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Child Development
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Table of Contents

Part I: Theory and Research in Child Development

1 History, Theory, and Applied Directions

The Field of Child Development

Basic Issues

Historical Foundations

Mid-Twentieth-Century Theories

Recent Theoretical Perspectives

Comparing Child Development Theories

Applied Directions: Child Development and Social Policy

2 Research Strategies

From Theory to Hypothesis

Common Research Methods

Reliability and Validity: Keys to Scientifically Sound Research

General Research Designs

Designs for Studying Development

Part II: Foundations of Development

3 Biological Foundations, Prenatal Development, and Birth

Genetic Foundations

Reproductive Choices

Prenatal Development

Prenatal Environmental Influences

Childbirth

Approaches to Childbirth

Birth Complications

Heredity, Environment, and Behavior: A Look Ahead

4 Infancy: Early Learning, Motor Skills, and Perceptual Capacities

The Organized Newborn

Motor Development in Infancy

Perceptual Development in Infancy

Early Deprivation and Enrichment: Is Infancy a Sensitive Period of Development?

5 Physical Growth

The Course of Physical Growth

Brain Development

Factors Affecting Physical Growth

Puberty: The Physical Transition to Adulthood

The Psychological Impact of Pubertal Events

Puberty and Adolescent Health

Part III: Cognitive and Language Development

6 Cognitive Development: Piagetian, Core Knowledge, and Vygotskian Perspectives

Piaget's Cognitive-Developmental Theory

The Sensorimotor Stage: Birth to 2 Years

The Preoperational Stage: 2 to 7 Years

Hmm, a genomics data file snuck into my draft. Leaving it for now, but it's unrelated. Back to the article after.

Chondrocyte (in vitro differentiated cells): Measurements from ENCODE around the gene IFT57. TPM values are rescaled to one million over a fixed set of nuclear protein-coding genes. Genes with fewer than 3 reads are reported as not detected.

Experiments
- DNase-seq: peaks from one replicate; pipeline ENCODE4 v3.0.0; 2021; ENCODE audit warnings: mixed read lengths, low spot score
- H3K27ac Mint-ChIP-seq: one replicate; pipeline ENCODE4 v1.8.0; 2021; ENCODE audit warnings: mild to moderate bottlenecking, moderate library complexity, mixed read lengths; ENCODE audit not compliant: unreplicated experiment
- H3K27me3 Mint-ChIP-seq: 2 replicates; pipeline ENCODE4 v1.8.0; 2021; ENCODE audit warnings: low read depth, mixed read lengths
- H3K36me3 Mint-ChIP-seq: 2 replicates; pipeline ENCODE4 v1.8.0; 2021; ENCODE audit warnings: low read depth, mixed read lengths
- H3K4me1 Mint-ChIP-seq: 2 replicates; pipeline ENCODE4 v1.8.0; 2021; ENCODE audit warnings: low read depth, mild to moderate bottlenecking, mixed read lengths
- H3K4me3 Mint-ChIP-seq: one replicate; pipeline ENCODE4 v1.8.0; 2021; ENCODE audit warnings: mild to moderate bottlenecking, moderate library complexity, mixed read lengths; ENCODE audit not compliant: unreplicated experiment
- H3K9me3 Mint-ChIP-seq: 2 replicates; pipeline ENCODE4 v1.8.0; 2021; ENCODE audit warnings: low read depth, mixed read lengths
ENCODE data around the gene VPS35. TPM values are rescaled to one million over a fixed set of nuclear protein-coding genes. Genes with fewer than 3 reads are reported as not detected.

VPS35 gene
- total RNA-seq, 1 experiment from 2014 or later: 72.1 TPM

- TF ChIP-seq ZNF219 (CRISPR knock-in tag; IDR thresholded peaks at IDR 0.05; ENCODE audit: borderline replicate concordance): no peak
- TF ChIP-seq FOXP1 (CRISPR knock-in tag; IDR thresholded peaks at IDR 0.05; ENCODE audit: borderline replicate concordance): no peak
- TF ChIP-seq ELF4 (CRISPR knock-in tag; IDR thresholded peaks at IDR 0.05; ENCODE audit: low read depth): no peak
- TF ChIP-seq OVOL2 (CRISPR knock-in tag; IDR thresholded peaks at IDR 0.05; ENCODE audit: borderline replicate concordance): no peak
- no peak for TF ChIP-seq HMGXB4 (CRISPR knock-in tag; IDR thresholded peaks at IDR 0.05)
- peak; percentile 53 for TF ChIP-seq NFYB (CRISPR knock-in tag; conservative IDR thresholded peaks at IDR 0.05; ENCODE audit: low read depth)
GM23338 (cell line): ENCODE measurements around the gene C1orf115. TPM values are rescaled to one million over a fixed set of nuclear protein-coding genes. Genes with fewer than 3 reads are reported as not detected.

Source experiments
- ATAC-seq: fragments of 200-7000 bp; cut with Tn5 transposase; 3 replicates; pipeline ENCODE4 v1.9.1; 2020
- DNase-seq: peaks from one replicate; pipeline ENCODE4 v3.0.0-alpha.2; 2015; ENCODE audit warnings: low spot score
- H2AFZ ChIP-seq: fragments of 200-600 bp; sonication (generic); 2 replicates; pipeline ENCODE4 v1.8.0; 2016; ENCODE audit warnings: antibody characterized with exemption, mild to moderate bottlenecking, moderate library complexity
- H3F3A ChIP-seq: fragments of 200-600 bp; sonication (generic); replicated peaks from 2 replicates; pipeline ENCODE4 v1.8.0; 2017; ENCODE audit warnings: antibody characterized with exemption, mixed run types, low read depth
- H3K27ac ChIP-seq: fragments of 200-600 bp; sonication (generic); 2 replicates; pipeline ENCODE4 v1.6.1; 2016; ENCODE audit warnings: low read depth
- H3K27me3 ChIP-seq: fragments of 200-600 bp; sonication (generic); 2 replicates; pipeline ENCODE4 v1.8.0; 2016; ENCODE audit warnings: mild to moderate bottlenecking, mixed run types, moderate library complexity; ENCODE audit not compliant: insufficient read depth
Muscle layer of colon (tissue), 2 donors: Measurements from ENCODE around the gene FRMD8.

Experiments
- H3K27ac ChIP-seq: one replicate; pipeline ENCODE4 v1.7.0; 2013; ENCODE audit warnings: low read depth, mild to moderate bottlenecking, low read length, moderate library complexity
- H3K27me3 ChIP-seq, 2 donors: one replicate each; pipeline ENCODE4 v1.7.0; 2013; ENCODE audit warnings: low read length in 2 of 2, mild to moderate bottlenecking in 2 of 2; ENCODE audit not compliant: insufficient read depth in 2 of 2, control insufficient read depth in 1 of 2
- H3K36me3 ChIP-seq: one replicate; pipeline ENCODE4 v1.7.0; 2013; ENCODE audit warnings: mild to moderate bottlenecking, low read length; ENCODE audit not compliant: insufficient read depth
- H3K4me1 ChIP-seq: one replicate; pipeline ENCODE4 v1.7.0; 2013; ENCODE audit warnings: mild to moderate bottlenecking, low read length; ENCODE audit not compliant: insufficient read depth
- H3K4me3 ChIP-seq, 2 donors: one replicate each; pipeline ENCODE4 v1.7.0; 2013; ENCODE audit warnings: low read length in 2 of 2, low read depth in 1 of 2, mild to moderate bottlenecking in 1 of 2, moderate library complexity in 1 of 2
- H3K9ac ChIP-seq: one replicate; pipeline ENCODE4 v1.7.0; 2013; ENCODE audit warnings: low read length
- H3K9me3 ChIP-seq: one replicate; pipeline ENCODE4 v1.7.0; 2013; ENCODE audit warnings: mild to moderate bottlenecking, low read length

The Concrete Operational Stage: 7 to 11 Years

The Formal Operational Stage: 11 Years and Older

Piaget and Education

The Core Knowledge Perspective

Vygotsky's Sociocultural Theory

Vygotsky and Education

Evaluation of Vygotsky's Theory

7 Cognitive Development: An Information-Processing Perspective

The Information-Processing Approach

General Models of Information Processing

Developmental Theories of Information Processing

Attention

Memory

Metacognition

Applications of Information Processing to Academic Learning

Evaluation of the Information-Processing Approach

8 Intelligence

Definitions of Intelligence

Recent Advances in Defining Intelligence

Measuring Intelligence

What Do Intelligence Tests Predict, and How Well?

Ethnic and Socioeconomic Variations in IQ

Explaining Individual and Group Differences in IQ

Early Intervention and Intellectual Development

Giftedness: Creativity and Talent

9 Language Development

Components of Language

Theories of Language Development

Prelinguistic Development: Getting Ready to Talk

Phonological Development

Semantic Development

Grammatical Development

Pragmatic Development

Development of Metalinguistic Awareness

Bilingualism: Learning Two Languages in Childhood

Part IV: Personality and Social Development

10 Emotional Development

Functions of Emotions

Development of Emotional Expression

Understanding and Responding to the Emotions of Others

Temperament and Development

Development of Attachment

Attachment, Parental Employment, and Child Care

11 Self and Social Understanding

Emergence of Self and Development of Self-Concept

Self-Esteem: The Evaluative Side of Self-Concept

Constructing an Identity: Who Should I Become?

Thinking About Other People

Understanding Conflict: Social Problem Solving

12 Moral Development

Morality as Rooted in Human Nature

Morality as the Adoption of Societal Norms

Morality as Social Understanding

Development of Morally Relevant Self-Control

The Other Side of Self-Control: Development of Aggression

13 Development of Sex Differences and Gender Roles

Gender Stereotypes and Gender Roles

Influences on Gender Stereotyping and Gender-Role Adoption